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Tara S. Gree, Clerk of Court and Comptroller of Clay County, FL
Clerk of Court and Comptroller of Clay County, FL Clerk of Court and Comptroller of Clay County, FL
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Cattle ranching was and is an important industry in Clay County. Cattle ranching peaked in 1920 at 15,948 head, dropping suddenly during the Great Depression to 6,757. (see Statistics of Florida Agriculture, Jax Main Lib 338.109759 R595s 1934).

In 2012, however, livestock sales in Clay county were worth $3,439,000.  (  In 2013, Florida’s cattle and calf output was valued at $867,792,000. (

Cattle Brands– two large, bound volumes dating from 1858 to 1965 describe the brands and the owners of Clay County cattle.  Your brand could be registered at the courthouse, thereby helping eliminate any confusion about ownership in the days when there were no fences and open grazing was the rule. These volumes are available at the Archives for your perusal.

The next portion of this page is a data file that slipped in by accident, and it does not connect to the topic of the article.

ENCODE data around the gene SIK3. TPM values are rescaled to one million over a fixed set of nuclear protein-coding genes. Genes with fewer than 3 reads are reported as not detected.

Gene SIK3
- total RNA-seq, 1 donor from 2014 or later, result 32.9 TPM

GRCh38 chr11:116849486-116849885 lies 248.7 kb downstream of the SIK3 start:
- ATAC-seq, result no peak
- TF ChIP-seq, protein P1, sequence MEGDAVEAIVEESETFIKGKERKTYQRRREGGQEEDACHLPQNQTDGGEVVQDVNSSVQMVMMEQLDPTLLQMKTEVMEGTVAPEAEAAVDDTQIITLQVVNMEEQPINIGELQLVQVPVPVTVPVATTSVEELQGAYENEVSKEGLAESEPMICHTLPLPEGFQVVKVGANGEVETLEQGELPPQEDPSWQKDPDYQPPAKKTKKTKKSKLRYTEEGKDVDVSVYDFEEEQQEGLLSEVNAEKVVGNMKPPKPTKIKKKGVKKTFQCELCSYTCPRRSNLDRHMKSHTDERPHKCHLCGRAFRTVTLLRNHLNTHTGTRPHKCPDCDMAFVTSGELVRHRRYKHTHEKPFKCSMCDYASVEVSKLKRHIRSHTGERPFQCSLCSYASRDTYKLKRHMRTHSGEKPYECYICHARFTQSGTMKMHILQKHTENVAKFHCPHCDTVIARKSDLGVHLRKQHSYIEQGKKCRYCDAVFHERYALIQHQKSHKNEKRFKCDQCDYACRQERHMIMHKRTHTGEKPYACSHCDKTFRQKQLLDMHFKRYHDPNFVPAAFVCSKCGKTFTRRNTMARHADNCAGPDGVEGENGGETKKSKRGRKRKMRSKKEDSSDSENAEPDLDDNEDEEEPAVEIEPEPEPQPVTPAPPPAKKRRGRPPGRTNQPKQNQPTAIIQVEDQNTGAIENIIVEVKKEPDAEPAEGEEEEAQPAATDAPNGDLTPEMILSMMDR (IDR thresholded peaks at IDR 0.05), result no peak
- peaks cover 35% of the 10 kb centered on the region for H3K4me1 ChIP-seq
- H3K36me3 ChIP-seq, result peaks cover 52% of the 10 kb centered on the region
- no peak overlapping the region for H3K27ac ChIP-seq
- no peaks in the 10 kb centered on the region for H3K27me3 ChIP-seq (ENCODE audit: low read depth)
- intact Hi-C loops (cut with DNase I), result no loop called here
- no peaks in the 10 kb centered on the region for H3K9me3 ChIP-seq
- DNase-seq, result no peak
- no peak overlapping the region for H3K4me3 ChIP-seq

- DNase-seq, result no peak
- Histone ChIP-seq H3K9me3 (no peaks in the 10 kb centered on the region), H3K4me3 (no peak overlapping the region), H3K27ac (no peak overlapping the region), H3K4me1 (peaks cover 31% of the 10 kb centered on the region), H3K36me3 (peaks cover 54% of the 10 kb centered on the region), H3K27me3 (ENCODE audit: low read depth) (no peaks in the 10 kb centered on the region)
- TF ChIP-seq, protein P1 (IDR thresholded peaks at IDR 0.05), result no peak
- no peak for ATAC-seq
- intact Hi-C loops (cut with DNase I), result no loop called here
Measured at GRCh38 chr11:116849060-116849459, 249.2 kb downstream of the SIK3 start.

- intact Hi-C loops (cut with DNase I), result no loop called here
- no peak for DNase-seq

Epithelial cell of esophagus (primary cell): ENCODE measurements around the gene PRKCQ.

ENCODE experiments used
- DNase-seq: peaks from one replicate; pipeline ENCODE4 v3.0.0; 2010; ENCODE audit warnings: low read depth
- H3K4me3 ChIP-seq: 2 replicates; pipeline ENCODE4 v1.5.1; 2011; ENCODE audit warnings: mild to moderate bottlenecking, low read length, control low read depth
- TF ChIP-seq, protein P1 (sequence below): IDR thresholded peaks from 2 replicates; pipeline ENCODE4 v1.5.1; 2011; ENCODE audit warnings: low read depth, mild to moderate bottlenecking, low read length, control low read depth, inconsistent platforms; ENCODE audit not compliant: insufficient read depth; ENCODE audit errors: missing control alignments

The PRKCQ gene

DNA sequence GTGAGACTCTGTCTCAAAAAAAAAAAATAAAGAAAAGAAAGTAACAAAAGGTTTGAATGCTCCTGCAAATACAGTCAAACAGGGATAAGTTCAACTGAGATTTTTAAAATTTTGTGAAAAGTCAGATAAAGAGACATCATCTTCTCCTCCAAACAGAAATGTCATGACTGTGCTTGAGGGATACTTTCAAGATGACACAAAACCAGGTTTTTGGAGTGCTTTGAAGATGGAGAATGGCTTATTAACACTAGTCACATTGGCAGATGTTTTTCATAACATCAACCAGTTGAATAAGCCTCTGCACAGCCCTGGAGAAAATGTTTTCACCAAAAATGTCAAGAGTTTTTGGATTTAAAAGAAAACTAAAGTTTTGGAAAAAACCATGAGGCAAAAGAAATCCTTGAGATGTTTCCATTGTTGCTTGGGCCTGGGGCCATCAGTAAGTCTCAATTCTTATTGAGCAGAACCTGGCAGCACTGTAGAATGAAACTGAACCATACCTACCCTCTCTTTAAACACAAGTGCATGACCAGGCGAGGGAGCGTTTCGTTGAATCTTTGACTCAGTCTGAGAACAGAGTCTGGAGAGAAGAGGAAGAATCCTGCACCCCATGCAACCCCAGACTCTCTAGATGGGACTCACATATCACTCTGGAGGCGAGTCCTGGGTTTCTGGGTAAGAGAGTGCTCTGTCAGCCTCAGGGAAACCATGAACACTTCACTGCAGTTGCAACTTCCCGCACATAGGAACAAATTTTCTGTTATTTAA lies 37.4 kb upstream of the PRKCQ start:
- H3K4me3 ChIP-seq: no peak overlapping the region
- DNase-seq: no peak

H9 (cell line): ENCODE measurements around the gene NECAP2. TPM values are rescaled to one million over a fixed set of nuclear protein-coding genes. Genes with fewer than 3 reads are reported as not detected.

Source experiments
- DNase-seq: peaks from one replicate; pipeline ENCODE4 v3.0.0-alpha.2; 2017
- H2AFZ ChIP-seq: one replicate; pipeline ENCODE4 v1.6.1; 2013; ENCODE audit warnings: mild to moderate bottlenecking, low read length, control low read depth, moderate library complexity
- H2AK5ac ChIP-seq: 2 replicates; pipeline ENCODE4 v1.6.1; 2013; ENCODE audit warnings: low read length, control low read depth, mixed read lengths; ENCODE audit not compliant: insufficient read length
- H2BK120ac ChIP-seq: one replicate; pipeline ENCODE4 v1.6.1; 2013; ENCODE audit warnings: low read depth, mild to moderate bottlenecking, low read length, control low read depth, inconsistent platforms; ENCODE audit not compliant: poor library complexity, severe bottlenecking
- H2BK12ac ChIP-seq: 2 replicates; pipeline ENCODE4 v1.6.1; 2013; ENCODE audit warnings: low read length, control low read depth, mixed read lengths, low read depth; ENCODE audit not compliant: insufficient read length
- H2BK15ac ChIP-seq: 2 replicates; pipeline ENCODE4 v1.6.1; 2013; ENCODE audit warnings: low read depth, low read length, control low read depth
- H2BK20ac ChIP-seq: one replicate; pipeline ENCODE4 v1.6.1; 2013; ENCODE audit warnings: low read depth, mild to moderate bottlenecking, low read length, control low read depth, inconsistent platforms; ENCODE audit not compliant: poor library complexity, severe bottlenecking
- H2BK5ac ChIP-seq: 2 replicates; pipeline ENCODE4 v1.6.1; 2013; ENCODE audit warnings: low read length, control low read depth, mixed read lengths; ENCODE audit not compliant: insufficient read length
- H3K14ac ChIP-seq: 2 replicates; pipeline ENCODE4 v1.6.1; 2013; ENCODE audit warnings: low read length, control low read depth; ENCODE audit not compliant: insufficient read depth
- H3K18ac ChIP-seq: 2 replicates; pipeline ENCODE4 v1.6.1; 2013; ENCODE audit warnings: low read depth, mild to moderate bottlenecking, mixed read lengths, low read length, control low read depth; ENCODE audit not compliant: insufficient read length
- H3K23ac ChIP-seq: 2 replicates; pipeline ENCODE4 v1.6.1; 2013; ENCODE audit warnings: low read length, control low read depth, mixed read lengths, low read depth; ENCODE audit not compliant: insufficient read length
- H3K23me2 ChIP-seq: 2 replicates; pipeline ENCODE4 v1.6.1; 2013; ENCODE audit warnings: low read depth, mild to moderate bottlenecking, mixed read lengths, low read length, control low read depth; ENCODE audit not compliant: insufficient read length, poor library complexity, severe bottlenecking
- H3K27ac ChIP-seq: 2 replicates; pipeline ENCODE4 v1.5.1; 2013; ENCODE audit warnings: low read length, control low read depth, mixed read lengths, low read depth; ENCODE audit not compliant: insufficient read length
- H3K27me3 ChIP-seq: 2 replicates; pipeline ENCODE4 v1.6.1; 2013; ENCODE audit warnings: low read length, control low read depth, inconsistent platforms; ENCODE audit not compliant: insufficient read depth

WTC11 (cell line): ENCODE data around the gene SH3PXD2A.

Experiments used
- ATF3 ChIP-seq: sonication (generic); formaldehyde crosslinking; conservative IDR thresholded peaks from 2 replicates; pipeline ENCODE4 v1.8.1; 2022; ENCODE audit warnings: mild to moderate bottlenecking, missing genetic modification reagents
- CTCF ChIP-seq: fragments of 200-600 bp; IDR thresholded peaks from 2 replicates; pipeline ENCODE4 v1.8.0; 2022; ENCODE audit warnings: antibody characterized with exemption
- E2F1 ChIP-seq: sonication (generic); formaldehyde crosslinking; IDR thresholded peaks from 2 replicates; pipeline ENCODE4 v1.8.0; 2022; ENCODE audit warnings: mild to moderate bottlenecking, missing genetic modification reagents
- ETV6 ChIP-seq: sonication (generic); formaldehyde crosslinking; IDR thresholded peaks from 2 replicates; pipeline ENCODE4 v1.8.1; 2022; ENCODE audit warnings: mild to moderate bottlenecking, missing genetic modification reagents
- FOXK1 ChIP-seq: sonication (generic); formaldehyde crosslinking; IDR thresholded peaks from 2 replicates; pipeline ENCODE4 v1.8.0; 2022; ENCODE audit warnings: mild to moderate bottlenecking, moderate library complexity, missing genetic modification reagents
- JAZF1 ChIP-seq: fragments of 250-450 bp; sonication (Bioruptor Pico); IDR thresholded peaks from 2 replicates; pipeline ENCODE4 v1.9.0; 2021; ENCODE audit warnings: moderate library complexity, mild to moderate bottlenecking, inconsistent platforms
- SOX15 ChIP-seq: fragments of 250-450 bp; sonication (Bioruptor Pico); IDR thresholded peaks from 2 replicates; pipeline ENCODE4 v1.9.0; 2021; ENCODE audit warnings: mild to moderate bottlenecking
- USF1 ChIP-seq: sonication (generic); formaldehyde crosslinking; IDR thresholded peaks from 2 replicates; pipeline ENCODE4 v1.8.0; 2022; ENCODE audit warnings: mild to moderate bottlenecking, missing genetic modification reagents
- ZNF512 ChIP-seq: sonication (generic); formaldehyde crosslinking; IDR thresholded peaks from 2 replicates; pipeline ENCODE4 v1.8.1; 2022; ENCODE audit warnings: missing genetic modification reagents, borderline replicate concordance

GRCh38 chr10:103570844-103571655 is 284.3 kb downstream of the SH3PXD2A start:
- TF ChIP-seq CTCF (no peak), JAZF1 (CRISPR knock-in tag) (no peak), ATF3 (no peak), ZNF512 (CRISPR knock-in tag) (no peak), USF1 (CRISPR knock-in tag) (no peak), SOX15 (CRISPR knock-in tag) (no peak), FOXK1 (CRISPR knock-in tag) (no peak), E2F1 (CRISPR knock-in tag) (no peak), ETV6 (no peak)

Dairy Farms

Cattle photographed by Florida Forest Service in 1932

Cattle photographed by Florida Forest Service in 1932

Clay County was home to several large dairies the most important of those being the Gustafson’s Dairy.   Gustafson’s Dairy, based in Green Cove Springs, sold its 3,267-acre dairy and processing plant to Belleview, Florida-based Southeast Milk after putting it up for sale in 2013. Then Southeast Milk closed the plant in Green Cove Springs. See news article at

The Bordenville Dairy Farm (owned originally by the Borden family of condensed milk fame) was located near the Camphor Farm (Camp Blanding) (Parade of Memories, pg 211).

The last dairy in Clay County, Sandridge Dairy LLP, owned by Sue and Jerry Campbell, is shutting down in 2017. At its peak, the dairy owned 700 cows.  See related news article at  

Swimming Pen Creek, the water way near Whitey’s Fish Camp, was named Swimming Pen Creek because this is where cattle were driven across the creek on the way to market.

The Village Improvement Association (oldest women’s club in Florida) diligently worked to rid Green Cove Springs’ streets of cattle. Apparently, livestock wandered freely in town and caused a health hazard.  See the VIA’s records at the Archives.

During the Civil War, Lewis Forrester’s cattle were taken by the Union Army at Magnolia Springs. See his reparations claim at the Archives.